One film that has inspired many of us as filmmakers, as activists, and as Angelenos is The Exiles (1961) by Kent Mackenzie which follows the lives of Native American teenagers living in Bunker Hill before it was demolished to create space for high rises in DTLA. This film is a B&W film that shows what film shooting is capable of.

If you’re interested in more contemporary work, the EPFC microcinema screens experimental and documentary films by local and visiting filmmakers every Thursday and Saturday night at 8 pm. There are many more on our Vimeo page too!


The names of films (8mm, Super 8, 35mm, 16mm etc.) are based on the width of the film itself. Imagine a strip of film is a canvas that you will do your painting on: the larger the surface area is, the more detail you can add to your painting.

  • 70mm film is very large and was often used to shoot special effects scenes because of the quality of the detail.

  • Most feature films shot on film will be 35mm.

  • 16mm was common amongst experimental filmmakers during the avant-garde era and still today is often used by students making short films. It’s a nice compromise between the small home movie Super 8 films and the expensive large camera 35mm film.

  • 8mm was first introduced as a household film for families to shoot home movies. Super 8 was an improved version of the original 8mm film that has smaller sprocket holes so as to allow for more surface area of the film to be shot on; this became the staple for home movies after 1965. The film comes in an easy-to-load plastic cartridge and holds 50 feet of film (about 3 minutes and 20 seconds at 18 frames per second).



16mm film cameras come in all shapes and sizes but a classic favorite amongst student filmmakers and experimental filmmakers is the Bolex. The Bolex is a Swiss-manufactured 16mm camera invented in the early 1930s. It has the ability to shoot 100 feet of film (about 2 minutes and 45 seconds at 24 frames per second) with 30 seconds of shooting available at a time. It is a hand cranked camera with no battery; all you have to do is wind it up and you’ll be ready to shoot. Unlike the super 8 cameras which have limited settings for shooting – usually you just adjust for distance to your subject and the type of light you’re shooting in – the Bolex allows you to alternate between three lenses, adjust the speed you're shooting at for slow motion or time lapse effects, you can do stop motion, rewind the film to make double exposures, adjust the aperture, fade in and fade out, and of course adjust the focus.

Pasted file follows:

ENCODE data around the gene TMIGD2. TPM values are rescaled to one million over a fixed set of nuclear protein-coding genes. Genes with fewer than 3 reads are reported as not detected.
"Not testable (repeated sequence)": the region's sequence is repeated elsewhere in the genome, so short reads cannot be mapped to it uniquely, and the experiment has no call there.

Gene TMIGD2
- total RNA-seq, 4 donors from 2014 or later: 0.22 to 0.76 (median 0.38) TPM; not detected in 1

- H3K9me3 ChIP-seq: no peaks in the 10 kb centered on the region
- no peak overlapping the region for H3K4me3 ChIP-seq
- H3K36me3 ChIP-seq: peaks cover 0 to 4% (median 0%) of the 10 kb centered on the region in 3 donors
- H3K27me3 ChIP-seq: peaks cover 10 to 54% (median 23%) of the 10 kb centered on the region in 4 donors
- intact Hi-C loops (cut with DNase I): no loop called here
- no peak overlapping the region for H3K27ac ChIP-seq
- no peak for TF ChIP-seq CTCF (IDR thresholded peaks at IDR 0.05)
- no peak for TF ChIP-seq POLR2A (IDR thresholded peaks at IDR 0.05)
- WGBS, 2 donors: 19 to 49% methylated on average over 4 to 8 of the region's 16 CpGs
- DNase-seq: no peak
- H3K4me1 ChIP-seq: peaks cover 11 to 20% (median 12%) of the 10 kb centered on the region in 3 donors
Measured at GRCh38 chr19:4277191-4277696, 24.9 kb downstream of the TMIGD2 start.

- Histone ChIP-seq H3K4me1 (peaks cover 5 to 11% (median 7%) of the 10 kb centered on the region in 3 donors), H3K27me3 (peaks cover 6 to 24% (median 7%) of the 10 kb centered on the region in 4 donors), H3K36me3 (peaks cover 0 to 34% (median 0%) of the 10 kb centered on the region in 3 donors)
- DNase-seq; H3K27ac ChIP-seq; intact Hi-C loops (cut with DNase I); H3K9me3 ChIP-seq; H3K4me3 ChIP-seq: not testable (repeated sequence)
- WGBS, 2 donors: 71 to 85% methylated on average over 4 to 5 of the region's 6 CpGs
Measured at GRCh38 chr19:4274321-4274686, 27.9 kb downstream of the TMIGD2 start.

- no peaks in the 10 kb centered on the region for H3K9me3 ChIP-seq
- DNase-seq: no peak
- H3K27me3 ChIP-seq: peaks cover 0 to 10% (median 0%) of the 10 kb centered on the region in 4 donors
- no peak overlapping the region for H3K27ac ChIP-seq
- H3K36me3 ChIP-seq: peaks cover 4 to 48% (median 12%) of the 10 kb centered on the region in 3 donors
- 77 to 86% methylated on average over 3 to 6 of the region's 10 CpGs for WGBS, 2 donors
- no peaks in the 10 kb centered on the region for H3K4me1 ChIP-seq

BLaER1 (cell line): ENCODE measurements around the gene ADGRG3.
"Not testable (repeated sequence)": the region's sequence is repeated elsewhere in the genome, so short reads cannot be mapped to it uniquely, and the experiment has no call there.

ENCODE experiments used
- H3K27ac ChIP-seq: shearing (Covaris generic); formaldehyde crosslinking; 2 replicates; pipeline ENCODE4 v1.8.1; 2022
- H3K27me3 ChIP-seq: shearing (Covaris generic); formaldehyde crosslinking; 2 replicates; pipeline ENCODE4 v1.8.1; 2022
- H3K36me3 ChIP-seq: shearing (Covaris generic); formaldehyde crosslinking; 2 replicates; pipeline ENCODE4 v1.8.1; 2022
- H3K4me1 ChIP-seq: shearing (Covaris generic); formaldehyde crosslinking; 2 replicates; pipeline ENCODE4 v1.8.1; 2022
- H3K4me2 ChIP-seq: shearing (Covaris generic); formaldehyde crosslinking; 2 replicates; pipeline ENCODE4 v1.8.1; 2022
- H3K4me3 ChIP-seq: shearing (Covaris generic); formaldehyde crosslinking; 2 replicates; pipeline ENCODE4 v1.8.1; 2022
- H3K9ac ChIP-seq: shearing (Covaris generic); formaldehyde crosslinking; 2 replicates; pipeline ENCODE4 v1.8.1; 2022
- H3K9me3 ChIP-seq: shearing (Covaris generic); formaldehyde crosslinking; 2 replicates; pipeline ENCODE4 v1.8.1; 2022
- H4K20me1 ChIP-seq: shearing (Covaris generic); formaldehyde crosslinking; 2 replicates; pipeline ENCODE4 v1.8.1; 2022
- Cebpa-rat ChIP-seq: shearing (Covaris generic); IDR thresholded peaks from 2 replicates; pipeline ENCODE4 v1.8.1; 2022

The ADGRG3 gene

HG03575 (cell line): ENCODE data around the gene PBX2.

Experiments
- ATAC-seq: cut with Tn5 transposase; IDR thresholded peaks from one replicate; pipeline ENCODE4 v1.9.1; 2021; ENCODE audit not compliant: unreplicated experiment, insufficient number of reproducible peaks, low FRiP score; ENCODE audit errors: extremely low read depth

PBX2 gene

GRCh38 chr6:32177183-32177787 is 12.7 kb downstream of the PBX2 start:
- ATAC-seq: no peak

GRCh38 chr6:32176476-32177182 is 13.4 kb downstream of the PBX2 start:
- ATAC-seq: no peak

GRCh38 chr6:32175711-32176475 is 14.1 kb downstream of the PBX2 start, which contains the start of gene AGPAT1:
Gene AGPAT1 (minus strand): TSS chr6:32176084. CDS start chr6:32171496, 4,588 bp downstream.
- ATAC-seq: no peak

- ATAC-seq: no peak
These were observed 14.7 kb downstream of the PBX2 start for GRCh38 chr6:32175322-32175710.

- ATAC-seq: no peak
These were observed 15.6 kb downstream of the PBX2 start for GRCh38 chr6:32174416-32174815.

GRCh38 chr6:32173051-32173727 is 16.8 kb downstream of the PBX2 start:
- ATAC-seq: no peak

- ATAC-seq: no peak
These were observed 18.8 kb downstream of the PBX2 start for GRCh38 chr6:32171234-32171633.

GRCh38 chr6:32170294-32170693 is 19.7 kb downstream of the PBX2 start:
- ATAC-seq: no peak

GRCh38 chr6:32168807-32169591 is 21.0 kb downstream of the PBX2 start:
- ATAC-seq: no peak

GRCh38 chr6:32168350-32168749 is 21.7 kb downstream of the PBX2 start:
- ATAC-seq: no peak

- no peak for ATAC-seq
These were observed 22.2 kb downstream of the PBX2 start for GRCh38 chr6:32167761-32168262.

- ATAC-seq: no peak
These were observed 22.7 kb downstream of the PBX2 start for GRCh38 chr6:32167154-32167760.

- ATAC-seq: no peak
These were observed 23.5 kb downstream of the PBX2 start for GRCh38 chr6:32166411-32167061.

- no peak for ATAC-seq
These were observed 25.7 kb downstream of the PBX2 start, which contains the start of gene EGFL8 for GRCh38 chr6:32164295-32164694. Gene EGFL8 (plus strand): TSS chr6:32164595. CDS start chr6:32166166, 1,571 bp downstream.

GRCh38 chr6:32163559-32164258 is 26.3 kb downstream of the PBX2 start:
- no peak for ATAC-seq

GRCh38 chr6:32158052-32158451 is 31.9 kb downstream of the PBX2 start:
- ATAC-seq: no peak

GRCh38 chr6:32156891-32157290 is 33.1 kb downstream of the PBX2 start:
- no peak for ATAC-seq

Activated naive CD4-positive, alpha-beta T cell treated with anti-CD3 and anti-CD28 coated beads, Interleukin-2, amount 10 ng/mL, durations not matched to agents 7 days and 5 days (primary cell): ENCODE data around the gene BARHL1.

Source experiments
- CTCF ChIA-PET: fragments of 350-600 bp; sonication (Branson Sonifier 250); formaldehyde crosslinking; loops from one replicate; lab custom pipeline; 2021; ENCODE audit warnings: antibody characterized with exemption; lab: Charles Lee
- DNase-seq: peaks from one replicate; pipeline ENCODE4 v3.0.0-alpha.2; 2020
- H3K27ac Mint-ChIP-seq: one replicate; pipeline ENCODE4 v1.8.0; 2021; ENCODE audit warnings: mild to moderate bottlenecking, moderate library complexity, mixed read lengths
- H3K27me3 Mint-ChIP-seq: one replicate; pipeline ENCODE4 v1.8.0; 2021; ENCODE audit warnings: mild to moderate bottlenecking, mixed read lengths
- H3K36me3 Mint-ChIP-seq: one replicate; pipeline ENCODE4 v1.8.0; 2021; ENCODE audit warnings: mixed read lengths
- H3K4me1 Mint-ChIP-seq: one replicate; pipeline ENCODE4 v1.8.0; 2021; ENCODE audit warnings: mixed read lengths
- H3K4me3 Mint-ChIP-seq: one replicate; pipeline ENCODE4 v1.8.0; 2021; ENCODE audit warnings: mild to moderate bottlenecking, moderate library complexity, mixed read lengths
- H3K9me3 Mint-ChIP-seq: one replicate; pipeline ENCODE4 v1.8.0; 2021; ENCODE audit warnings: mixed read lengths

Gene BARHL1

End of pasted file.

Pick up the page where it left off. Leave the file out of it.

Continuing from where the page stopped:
16mm cameras are a bit bigger and they are heavier too. You will want to have a sturdy tripod with you that you can set up your shot on. You also will need a light meter as Bolex cameras don’t have one built in. In order to look through the lens to focus on your shot, you have to open up the aperture to let light in so you can see. Once you're ready to shoot, read the light on your subject with the light meter and then make sure to close down the f stop on the lens to allow the correct amount of light to come in.


When you go out to shoot with a Super 8 camera, the fun part is that it is designed to be portable, hand held and super easy to use. It’s great for shooting single frames and creating a stop motion/time lapse blur of the events around you. It’s a light and unintimidating format that you can take anywhere and you don’t even have to worry about adjusting the settings too much because these cameras read the light and set the aperture for you automatically.